solvent flotation low pressure gas displacement

an individual pore, can combine to give an appearance of essentially complete convective mixing.

While the data indicate that mixing zone length is independent of displacement rate, it must be realized that this observation cannot be made without qualification. It is possible that at much higher rates, attainment of diffusional equilibrium in individual pores might not be achieved and mixing zone lengths under these conditions would be governed to some degree by displacement rate. This is probably not important from a practical standpoint since rates investigated in Tests F and H exceeded rates that might normally be encountered in field operations.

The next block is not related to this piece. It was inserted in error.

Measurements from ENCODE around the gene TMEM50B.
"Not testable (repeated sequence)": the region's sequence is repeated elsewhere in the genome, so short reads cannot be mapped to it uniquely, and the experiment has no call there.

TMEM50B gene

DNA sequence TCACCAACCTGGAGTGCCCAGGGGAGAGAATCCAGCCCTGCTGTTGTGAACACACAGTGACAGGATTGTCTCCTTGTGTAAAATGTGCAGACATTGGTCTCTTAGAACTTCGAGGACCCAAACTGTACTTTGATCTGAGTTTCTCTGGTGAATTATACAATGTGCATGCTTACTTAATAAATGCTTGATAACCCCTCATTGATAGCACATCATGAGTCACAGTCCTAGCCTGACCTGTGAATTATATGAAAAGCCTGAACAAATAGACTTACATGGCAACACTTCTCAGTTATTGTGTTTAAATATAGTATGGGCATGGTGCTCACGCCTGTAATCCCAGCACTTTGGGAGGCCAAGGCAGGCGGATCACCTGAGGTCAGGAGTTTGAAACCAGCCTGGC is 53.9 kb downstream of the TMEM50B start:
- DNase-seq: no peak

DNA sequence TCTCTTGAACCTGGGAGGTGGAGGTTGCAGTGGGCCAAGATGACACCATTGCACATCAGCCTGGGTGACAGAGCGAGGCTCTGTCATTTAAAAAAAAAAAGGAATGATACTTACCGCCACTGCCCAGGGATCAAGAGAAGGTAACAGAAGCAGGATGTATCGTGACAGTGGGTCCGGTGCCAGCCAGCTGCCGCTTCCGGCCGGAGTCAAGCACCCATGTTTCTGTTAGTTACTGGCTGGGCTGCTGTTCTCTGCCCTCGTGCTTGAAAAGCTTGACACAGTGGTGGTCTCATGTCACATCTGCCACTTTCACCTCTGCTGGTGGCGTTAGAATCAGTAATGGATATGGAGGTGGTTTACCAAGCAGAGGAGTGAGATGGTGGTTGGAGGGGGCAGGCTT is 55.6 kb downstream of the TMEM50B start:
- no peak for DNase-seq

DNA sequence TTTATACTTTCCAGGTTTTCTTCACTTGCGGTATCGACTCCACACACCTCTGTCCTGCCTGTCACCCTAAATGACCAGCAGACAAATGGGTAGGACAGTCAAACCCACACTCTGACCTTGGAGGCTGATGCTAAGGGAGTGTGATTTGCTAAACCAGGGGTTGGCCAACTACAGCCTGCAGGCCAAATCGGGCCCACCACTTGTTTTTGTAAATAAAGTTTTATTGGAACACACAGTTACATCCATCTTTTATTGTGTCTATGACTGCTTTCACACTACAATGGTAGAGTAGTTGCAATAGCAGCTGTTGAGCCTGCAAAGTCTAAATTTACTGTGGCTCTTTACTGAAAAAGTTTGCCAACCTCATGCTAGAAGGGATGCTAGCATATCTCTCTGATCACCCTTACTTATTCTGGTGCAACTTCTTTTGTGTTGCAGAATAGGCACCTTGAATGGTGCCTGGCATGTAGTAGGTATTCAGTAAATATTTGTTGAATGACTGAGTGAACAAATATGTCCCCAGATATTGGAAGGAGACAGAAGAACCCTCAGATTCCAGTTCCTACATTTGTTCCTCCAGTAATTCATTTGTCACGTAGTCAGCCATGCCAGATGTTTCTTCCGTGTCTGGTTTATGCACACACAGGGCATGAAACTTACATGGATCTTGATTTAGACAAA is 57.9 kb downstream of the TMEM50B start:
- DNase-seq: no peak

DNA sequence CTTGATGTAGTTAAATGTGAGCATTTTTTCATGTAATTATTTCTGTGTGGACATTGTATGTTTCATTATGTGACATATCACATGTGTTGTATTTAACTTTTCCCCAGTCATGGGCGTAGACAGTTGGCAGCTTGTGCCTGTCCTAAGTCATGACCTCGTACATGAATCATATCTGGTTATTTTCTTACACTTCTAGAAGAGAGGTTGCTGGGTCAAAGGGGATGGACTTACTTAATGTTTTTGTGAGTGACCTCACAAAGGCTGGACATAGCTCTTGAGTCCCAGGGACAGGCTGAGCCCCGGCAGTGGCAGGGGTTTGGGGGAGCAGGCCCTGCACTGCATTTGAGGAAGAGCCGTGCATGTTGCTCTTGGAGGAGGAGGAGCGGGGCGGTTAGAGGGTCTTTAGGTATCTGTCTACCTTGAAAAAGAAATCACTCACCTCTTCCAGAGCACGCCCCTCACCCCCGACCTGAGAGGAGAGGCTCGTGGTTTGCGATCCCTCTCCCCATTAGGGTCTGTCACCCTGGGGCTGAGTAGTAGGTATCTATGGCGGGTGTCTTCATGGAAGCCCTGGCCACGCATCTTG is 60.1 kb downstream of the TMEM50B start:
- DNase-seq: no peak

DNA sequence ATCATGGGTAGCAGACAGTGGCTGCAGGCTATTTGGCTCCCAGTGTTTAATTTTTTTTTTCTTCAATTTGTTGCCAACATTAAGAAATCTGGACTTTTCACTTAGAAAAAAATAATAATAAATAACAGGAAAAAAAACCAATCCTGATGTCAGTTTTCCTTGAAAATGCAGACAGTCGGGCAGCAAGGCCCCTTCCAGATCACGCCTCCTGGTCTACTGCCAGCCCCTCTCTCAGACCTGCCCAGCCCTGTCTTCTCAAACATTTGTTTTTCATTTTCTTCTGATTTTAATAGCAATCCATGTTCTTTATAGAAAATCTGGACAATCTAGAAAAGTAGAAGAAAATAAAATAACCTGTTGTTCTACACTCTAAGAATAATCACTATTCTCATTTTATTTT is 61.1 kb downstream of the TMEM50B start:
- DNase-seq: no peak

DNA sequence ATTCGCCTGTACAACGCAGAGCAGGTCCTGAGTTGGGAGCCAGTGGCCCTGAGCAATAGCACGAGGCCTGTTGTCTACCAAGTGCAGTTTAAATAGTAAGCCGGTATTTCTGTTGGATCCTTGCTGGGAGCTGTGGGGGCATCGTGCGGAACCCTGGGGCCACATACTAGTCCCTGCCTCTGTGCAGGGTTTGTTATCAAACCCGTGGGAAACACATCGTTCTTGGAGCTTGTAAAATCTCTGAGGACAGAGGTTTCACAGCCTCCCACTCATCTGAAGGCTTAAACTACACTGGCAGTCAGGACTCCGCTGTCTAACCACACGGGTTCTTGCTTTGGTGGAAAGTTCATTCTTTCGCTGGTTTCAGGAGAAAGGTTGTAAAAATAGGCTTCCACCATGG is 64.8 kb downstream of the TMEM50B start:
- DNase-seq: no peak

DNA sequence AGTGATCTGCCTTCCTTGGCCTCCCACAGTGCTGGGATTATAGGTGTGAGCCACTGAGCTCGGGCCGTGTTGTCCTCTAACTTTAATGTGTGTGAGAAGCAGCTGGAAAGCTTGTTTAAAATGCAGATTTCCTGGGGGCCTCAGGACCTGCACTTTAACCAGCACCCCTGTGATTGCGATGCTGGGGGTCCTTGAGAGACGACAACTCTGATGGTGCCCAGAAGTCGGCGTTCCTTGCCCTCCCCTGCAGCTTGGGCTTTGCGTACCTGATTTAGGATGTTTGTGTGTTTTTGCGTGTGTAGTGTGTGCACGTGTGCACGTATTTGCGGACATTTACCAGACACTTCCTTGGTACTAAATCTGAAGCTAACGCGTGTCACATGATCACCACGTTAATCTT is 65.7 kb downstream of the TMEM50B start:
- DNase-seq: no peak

The procedure for the miscible fluid displacement process basically consists of LPG displacing oil, with the LPG being displaced in turn by natural gas. Because of pressure-volume-temperature relationships, displacement of LPG by natural gas can be accomplished with complete miscibility (at pressures above the critical pressure for the reservoir temperature) or can be of a partially miscible nature below the critical pressure. Individual reservoir conditions, i.e., depth and temperature, and pressure-volume-temperature relationships of the LPG-natural gas system will determine whether complete miscibility can be maintained at all times. For example, using propane to displace oil and natural gas to displace the propane, the critical pressure of the natural gas-propane system would be 1,350 psi at 100°F. At reservoir depths greater than 1,300 ft, miscible fluid displacements using natural gas and propane can be conducted with complete miscibility. For reservoirs shallower than 1,300 ft, displacement of the propane would be partially miscible. This difference in the type of LPG displacement results in the following kinds of miscible fluid displacement operations.

a laboratory study of solvent flooding